Form versus function: it’s a perennial design battle and sums up the difference between the outgoing Honda Accord Tourer and the new – eighth
generation – model launching in September 2008. The old version was one of the most practical and innovative load carriers on the market, but frankly a little dull to look at. The new design is a more coherent form, but offers a lot less space and luggage functionality. Rob Peter, pay Paul. So should I care about this new Honda Accord Tourer?
Yes and no. Fundamentally it looks more desirable, like a car that’s been designed to be an estate from the outset – not a saloon with a bigger end added afterwards. There were two independent design teams for the old saloon and Tourer. The new cars were designed by one team from the word go. It shows.
The new Tourer is 30mm lower with a curvier roofline and faster back featuring more distinctive taillights. Bolder side creases and flared wheel
arches banish the slab sides of old. Less classy is the gappy metal-effect slatted front grille that seems ill-fitting and cheap within the smart new
headlights.Click 'Next' to find out why the Honda Accord Tourer has taken a step back...Where did all the function go on the Accord Tourer?
Lowering the roofline and making the hatch ‘faster’ rather than virtually vertical as on the old model reduces space. Badly. Seats up, the Tourer actually offers less room than the saloon (406 vs 460 litres). The old Tourer managed a whopping 626 and even the new A4 Avant has 490.
At least there's a useful extra 53-litre rectangular under-floor space that will fit a mid-sized weekend bag. But fold the rear seats down and the main luggage area only expands to 672 litres up to the waistline – the old one did 921 to the same point. Let's not beat around the bush: this is a serious disappointment on an estate car.It gets worse... impracticality rules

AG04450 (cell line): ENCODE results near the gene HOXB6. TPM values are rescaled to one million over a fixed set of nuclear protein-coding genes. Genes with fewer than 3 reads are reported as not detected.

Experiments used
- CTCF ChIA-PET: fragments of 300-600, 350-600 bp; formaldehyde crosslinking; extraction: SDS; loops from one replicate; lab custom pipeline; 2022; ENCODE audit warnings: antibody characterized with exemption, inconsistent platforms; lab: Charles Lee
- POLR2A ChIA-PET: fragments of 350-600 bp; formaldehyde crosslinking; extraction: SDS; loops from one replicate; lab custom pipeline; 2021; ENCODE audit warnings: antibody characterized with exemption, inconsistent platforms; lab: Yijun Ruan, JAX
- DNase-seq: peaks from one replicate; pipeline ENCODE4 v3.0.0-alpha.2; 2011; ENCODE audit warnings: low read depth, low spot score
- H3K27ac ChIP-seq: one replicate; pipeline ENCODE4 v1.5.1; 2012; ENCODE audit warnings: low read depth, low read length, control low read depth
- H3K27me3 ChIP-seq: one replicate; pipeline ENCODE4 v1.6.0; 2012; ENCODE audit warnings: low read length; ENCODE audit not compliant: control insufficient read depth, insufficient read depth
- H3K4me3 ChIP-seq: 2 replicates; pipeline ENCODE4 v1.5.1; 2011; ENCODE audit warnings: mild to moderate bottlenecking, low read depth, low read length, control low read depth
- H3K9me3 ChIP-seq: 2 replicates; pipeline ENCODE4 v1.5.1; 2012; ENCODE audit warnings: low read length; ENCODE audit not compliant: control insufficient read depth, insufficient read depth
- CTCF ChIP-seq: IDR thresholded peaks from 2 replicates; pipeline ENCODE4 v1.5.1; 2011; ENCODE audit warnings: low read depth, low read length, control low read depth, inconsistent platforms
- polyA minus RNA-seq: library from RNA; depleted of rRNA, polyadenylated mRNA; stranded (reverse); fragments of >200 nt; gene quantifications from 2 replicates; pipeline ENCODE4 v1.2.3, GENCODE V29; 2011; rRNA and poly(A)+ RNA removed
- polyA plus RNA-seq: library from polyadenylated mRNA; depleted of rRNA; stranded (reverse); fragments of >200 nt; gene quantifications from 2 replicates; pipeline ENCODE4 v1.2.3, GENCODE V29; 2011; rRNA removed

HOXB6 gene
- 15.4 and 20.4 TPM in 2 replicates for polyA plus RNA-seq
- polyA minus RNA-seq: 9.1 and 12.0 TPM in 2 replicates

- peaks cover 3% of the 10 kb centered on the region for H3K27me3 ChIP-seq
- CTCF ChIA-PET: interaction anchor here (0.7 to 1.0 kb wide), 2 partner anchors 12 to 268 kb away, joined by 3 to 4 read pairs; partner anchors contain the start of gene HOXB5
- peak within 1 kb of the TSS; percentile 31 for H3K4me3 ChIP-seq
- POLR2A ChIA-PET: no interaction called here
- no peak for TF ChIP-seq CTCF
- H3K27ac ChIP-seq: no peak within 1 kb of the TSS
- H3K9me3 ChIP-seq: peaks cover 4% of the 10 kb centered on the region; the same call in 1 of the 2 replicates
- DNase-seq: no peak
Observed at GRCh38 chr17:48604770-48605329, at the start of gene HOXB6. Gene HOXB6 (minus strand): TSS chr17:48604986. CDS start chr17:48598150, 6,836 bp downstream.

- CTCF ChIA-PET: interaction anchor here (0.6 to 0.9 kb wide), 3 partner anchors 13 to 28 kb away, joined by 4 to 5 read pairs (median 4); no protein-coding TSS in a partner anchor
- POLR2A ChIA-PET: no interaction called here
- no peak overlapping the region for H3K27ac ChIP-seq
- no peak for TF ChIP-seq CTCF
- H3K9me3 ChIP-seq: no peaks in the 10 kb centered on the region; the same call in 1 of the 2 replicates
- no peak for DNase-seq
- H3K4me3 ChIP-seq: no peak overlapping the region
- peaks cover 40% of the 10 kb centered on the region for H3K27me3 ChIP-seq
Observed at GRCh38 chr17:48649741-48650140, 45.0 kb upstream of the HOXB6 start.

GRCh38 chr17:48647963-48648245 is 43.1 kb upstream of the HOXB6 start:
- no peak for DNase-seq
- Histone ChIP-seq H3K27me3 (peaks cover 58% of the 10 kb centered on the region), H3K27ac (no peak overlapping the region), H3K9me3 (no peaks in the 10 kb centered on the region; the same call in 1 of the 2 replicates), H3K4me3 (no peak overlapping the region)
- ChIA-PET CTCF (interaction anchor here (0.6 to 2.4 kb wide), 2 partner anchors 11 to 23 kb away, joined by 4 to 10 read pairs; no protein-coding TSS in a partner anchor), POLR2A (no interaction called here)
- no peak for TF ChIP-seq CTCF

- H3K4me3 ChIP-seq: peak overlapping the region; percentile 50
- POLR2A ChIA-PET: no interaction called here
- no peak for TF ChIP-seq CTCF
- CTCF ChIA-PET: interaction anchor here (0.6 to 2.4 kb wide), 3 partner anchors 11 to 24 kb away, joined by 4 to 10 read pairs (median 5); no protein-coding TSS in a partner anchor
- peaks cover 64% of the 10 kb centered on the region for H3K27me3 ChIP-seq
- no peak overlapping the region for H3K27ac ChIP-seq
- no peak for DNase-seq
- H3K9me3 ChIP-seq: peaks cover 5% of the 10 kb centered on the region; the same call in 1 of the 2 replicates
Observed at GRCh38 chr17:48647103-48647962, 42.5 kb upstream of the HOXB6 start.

There are still shopping hooks on the boot walls and a helpful one-height load floor (there’s no lip), but the wheel arches intrude significantly to
impede long wide loads and you can no longer slot away the tonneau cover under the load floor when not needed – a genius design touch on the old wagon.Click 'Next' to read about the Honda Accord Tourer on the roadSlick interior, good drive and safety galore
The new interior is slicker, more comfortable, and higher quality than the last model (especially in top-spec EX GT trim). As you'll read in our test of the saloon
, it's a great place to sit. Though rear headroom is fine in this remodeled estate, legroom is weaker.
The new 148bhp 2.2-litre i-DTEC diesel engine is 10bhp more powerful than today's excellent i-CDTi engine and has better economy (50.4mpg)
and emissions (148g/km CO2) too. Unsurprisingly, the diesel is expected to take 70 percent of Tourer sales. For lower tax and running costs, it's a no brainer over the 154bhp 2.0 and 198bhp 2.4 petrol units. The 2.2 diesel: pick of the range
The 2.2’s a fine model to drive, feeling very solid on the road with accurate, well judged steering, good body control and whispery refinement. The Tourer will command a £1300 premium over the saloon, and prices nudge upwards from today's - now stretching from £19,260 to £27,960, reflecting Honda's obsession with moving closer to Audi and BMW. Honda Accord Tourer: the verdict
Yes, the new Tourer is a good car, but you can't help feeling it’s traded its functional trump cards for a form that doesn’t quite deliver. It's no longer a great estate, and that's surely going to damage its aspirations.